Ceremonialism, intellectual property rights, and innovative activity.

Author:Adkisson, Richard V.
Position::Innovation and its impact on social progress

One of the tenets of institutionalism is that innovation is of prime importance in driving social progress (Ayres [1944] 1978). To Clarence Ayres, innovation was the process of creating a "novel combination of existing devices and materials in such a fashion as to constitute a new device or a new material or both" (113). He went so far as to define this tool-combination principle as a "law of progress" (119). One implication of Ayres' "law of progress" is that retardation of technological innovation would retard or halt social/cultural progress. To the extent that the innovative process becomes ceremonially encapsulated, there is potential to slow the interaction and application of technology and, thus, slow the pace of social progress.

Ayres' respect for technical innovation is shared by others. Historically, Robert Heilbroner found that "looking back over the vast process of capital accumulation which ... lifted first England and then America into the long flight of industrial development, there is little doubt that the impelling force was the succession of inventions and innovations which successively opened new aspects of nature to human control" (1962, 99). More recently, Norwegian Minister of Finance Sigbjorn Johnsen told the OECD Conference on Creativity, Innovation, and Job Creation that "history tells us that innovation and change is the prime engine of human progress" (1996). Likewise, the sitting U.S. president recognizes the importance of technological innovation. George W. Bush said, "In this century, the greatest environmental progress will come about not through endless lawsuits or command-and-control regulations, but through technology and innovation" (2003).

Recognizing the importance of innovation, the granting of intellectual property rights (IPRs) has been long viewed as one way to encourage innovators to innovate. Innovators are granted exclusive control over the use of their innovations, including the right to sell or otherwise generate income through their control of the property rights. Income thus generated provides financial support and incentives to innovators. Without suggesting that IPRs have no role in encouraging innovation, the proposition put forth here is that ceremonial deference to market-based solutions to social problems threatens to elevate intellectual property rights to a ceremonial status beyond their instrumental potential. If this is true, strengthened IPRs could limit innovation or steer it in directions that limit social progress in the United States and the world.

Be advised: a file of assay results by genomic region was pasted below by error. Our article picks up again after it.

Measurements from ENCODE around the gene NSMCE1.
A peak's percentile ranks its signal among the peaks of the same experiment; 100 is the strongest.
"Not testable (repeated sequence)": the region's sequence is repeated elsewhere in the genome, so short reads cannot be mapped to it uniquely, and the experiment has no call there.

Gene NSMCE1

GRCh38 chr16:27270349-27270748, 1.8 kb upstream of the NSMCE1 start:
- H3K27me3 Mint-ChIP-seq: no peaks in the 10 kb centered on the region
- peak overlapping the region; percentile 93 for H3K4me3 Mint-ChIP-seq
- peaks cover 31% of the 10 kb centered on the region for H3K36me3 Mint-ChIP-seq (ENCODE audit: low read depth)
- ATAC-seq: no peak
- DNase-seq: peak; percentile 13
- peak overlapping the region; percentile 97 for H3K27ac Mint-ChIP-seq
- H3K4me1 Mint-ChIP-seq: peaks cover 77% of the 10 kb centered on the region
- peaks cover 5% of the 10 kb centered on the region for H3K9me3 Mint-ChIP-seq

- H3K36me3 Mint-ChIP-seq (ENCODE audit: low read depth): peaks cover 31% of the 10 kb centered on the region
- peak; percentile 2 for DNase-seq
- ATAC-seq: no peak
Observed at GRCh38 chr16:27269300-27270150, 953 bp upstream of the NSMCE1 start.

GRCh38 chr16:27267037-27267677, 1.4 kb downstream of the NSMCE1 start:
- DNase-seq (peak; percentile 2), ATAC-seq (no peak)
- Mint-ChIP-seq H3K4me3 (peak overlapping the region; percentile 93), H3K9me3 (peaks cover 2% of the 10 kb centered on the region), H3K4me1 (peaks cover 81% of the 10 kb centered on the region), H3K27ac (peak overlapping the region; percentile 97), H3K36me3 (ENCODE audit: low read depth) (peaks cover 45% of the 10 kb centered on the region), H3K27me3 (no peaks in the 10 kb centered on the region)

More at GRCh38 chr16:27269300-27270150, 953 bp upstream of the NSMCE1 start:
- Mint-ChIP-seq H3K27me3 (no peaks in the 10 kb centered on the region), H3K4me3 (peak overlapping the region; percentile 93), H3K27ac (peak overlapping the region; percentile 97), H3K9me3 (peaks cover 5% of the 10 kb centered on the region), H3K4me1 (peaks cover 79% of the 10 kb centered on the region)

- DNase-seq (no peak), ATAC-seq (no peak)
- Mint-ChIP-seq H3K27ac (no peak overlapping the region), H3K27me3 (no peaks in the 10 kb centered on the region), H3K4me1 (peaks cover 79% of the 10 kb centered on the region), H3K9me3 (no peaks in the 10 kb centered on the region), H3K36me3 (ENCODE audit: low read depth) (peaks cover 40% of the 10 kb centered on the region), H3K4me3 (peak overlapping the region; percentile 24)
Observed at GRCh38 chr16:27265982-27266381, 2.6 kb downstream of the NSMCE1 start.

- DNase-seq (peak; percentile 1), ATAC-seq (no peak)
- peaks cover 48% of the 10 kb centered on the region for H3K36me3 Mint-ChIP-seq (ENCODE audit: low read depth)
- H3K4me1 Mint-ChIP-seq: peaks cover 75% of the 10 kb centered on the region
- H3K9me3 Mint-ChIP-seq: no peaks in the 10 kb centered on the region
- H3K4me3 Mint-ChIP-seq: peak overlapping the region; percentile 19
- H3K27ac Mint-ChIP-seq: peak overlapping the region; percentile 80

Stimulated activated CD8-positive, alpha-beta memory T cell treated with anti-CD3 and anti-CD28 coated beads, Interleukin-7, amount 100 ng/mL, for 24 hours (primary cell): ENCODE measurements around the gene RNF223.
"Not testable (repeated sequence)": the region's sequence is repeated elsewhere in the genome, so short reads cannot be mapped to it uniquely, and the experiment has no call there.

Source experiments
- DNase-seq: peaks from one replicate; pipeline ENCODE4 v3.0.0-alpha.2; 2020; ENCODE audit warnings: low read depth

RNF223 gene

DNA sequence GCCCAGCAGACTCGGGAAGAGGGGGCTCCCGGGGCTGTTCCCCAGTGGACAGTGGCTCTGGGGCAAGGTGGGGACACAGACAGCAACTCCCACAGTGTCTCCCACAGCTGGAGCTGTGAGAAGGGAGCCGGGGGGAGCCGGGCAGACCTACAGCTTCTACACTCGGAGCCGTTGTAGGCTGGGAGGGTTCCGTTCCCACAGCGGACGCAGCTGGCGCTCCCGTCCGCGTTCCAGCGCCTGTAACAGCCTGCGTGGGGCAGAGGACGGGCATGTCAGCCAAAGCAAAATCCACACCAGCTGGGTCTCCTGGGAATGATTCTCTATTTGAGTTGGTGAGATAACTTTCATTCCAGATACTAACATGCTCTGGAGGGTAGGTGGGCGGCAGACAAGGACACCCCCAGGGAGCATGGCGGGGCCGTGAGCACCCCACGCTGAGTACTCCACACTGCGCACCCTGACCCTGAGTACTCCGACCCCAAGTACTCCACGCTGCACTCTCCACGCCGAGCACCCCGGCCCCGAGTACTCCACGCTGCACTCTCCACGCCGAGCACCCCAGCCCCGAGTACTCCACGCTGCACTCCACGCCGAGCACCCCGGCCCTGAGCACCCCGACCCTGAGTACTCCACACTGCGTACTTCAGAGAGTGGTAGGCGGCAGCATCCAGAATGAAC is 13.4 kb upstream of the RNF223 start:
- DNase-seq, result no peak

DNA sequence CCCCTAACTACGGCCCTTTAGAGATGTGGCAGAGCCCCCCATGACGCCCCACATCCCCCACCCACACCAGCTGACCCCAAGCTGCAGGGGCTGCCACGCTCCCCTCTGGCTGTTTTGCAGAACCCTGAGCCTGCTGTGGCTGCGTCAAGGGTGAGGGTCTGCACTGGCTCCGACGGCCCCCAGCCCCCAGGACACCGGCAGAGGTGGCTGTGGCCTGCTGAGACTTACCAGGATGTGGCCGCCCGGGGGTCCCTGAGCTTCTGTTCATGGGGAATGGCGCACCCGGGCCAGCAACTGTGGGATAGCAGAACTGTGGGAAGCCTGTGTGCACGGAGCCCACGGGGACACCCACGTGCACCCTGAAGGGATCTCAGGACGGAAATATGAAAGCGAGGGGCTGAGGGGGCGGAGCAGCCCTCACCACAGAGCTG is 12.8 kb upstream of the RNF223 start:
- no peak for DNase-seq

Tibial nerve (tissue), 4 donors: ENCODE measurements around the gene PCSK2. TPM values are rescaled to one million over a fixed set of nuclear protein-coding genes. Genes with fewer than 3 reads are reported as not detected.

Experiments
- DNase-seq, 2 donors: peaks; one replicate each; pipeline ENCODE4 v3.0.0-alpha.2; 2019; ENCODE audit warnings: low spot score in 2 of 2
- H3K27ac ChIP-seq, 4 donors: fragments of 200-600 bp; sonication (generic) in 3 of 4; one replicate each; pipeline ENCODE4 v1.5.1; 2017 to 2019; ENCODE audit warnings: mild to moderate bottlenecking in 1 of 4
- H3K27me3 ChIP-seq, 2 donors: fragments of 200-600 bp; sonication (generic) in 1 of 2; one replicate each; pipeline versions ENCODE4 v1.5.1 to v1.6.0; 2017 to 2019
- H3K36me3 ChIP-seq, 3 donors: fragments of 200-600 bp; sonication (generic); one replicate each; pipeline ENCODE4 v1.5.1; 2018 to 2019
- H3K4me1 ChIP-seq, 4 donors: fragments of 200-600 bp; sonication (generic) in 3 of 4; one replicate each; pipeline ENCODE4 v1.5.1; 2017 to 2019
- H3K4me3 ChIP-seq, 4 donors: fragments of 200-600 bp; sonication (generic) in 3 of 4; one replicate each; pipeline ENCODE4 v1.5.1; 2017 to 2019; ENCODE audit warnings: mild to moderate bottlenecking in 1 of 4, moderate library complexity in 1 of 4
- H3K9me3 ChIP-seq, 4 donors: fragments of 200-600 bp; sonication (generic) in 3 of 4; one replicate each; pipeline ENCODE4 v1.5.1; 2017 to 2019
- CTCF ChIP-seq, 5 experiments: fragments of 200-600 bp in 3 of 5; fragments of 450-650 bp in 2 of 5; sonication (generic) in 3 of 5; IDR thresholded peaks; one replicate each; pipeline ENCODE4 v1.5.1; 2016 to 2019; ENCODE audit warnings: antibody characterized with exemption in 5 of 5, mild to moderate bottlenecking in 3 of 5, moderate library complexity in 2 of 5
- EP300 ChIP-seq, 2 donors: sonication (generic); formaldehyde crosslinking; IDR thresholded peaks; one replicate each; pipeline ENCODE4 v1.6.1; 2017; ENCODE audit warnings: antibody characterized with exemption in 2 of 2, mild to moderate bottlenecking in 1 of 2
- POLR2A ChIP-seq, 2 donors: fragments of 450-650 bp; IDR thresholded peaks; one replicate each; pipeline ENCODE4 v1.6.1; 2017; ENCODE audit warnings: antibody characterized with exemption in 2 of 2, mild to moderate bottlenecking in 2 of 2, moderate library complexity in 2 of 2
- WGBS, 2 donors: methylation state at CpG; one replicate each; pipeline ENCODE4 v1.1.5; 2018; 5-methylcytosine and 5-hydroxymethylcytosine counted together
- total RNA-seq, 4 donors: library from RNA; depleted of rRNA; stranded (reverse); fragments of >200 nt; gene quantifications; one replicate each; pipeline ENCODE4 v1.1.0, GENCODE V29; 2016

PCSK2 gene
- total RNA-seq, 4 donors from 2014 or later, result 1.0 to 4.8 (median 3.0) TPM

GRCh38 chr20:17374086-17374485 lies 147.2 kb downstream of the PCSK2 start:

Ceremonial Encapsulation?

Ceremonial encapsulation occurs when ceremonial values (1) are allowed to alter or otherwise limit the application of technologies instrumental in the process of social problem solving. A simple, perhaps harmless, example of ceremonial encapsulation is the refusal to use the number 13 when applying the instrumental technology of numbering seats in airplanes or floors of buildings. Carried further the stakes could become higher; perhaps, for example, treatments for infectious diseases not administered on the thirteenth day of the month or power-generating plants shut down during the thirteenth hour of each day. Paul Bush identified three types of ceremonial encapsulation: the "past-binding" type, the "future-binding" type, and the "Lysenko" type (1987). Of concern here is the "future-binding" type where "the introduction of technological innovations into the life processes of the community is carefully coordinated with the formulation of an appropriate mythology and related ceremonial practices that rationalize and enforce the legitimacy of the control over the technology of the vested interests that have captured it" (145).

Intellectual Property Rights in Perspective

Intellectual property rights (IPRs) have been granted in Europe since at least the fourteenth century (David 1994). IPRs are intended to correct a market failure caused by the public-good characteristics of many innovations. In particular, once an innovation occurs, it is easy for others to copy or use the innovation without providing sufficient compensation for the innovator (thus discouraging innovative and creative activities). The long-recognized problem with IPRs is that using them to correct one market failure creates another market failure, monopoly power over innovations. Balancing this conflict, what Keith Maskus has referred to as the "dual distortion" (2000), is a continual challenge.

The legal basis for American IPRs is found in the U.S. Constitution. It recognizes, yet limits, the innovator's rights to control...

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